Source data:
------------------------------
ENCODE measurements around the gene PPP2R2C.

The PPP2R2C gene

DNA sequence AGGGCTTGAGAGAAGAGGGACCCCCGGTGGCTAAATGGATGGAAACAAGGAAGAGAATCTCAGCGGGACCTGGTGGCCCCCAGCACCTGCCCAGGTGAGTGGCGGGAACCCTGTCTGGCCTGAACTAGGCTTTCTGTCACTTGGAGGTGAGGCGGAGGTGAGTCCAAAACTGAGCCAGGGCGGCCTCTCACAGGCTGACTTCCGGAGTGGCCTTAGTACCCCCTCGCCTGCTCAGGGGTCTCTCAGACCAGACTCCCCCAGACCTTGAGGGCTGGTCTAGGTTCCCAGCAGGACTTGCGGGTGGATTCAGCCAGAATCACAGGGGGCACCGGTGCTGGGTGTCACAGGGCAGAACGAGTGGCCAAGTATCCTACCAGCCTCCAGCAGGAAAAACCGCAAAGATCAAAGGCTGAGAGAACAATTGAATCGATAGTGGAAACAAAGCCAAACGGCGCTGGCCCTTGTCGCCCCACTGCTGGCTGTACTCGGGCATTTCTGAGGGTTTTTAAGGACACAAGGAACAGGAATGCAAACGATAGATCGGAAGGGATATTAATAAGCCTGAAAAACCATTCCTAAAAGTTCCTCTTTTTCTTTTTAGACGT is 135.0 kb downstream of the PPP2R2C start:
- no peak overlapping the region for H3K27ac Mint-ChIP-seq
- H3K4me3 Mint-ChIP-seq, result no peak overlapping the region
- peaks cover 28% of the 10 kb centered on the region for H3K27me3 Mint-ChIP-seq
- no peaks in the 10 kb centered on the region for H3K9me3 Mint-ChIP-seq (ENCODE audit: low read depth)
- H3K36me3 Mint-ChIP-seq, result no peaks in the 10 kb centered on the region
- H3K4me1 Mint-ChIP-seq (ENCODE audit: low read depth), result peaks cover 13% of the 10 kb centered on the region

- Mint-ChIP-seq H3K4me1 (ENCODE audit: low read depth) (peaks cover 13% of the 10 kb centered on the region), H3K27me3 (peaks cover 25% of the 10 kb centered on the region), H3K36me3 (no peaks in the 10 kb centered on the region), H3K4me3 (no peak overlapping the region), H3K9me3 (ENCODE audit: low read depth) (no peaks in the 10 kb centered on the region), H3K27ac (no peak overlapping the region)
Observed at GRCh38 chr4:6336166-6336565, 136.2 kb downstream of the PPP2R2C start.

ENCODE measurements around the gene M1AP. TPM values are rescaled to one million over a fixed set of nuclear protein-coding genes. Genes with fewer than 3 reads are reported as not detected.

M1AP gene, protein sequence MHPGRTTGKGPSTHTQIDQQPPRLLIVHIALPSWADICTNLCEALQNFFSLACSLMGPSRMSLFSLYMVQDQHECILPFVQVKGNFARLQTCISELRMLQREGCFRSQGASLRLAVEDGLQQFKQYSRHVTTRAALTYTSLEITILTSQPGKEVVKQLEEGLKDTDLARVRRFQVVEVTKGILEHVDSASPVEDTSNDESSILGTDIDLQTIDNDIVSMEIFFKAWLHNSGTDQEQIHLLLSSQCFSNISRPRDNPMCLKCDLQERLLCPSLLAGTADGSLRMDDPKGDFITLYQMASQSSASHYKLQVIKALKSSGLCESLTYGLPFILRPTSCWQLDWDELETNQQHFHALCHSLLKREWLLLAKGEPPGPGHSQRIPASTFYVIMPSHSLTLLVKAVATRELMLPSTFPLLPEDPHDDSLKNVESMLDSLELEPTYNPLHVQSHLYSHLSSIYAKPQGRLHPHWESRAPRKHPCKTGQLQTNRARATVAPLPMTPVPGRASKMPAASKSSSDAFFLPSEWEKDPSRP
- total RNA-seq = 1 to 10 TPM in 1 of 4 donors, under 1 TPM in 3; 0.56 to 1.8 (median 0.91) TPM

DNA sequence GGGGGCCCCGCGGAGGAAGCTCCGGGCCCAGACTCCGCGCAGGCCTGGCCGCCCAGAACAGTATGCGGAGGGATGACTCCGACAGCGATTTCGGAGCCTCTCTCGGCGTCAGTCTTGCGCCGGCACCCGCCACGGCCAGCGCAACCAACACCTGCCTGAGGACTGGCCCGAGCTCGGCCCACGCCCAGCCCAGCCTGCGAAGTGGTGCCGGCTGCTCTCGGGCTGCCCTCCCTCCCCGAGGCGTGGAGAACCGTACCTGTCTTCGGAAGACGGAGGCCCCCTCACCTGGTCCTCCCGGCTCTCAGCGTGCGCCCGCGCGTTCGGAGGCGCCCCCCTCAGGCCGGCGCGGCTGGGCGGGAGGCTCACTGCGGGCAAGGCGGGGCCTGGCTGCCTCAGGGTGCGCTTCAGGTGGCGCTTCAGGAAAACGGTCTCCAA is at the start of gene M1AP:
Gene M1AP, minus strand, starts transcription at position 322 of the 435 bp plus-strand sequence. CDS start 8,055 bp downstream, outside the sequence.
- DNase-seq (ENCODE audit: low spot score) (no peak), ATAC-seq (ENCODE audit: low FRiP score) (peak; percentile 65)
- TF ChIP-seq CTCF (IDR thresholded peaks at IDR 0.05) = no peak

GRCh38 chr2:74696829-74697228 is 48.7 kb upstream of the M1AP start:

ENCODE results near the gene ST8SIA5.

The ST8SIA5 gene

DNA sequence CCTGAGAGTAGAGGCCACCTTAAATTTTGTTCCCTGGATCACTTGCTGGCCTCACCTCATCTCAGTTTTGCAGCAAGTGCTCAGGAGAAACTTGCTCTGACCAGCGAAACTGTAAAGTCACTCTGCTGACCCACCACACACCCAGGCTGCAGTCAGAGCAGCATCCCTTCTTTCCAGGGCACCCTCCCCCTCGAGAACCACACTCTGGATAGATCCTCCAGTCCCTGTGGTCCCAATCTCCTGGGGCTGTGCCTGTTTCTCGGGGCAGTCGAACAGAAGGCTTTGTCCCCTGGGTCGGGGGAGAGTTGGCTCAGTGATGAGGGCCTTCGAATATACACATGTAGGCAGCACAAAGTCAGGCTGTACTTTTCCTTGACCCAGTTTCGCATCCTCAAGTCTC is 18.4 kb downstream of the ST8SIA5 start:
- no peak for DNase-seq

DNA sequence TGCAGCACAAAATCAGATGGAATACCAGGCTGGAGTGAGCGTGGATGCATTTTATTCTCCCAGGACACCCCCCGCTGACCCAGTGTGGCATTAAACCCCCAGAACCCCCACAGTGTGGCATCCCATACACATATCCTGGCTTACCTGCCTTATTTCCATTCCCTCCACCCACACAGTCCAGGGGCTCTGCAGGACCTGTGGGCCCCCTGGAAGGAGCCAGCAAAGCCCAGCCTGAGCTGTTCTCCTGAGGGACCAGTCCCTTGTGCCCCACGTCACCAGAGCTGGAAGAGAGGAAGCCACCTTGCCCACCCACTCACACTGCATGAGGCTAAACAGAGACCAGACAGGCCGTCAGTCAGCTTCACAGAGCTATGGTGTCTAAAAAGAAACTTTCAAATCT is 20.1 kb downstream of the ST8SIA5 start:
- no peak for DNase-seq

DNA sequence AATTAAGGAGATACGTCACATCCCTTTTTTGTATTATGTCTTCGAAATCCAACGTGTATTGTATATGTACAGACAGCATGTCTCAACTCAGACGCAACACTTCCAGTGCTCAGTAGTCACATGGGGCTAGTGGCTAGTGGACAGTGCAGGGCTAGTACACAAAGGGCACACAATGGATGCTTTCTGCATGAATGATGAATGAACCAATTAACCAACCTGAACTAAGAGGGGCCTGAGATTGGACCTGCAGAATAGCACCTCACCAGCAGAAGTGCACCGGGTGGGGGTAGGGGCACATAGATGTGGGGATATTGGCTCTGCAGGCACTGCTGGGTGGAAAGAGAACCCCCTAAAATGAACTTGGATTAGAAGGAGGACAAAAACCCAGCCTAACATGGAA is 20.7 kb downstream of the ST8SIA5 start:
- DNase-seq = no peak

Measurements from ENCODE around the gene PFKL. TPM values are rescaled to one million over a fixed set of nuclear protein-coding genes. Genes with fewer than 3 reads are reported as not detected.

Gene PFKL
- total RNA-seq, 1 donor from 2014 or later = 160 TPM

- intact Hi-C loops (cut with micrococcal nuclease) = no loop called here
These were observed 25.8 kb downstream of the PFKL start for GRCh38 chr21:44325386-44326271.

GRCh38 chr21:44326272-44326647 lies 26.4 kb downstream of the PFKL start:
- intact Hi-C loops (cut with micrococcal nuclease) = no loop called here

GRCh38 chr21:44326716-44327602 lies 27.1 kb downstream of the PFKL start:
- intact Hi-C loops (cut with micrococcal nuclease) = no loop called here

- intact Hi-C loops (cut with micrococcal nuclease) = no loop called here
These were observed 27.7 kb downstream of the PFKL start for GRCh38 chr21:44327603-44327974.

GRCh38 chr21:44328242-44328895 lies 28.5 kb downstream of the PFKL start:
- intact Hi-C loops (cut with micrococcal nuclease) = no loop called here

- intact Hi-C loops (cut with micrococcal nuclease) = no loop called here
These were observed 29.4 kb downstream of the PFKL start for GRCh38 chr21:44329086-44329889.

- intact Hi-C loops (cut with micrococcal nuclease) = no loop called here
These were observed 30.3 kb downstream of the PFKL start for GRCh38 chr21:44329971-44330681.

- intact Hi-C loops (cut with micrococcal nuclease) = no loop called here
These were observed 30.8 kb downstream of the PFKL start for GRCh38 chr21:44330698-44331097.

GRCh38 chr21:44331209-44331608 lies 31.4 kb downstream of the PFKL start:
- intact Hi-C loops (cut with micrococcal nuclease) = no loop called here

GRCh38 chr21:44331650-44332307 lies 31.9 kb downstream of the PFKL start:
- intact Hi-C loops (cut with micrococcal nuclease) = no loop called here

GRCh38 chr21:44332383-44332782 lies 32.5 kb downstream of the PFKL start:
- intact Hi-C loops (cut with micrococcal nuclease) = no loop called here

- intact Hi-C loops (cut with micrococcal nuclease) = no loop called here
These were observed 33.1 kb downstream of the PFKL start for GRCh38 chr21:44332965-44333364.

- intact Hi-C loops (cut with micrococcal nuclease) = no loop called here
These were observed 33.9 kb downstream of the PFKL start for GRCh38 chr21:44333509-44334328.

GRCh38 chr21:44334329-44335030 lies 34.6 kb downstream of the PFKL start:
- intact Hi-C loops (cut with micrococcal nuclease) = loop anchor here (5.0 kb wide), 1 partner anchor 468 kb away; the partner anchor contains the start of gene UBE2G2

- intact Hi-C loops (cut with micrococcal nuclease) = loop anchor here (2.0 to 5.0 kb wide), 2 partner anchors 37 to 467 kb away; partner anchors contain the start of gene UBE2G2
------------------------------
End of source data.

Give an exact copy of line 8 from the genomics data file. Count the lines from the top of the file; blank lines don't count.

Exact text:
- H3K36me3 Mint-ChIP-seq, result no peaks in the 10 kb centered on the region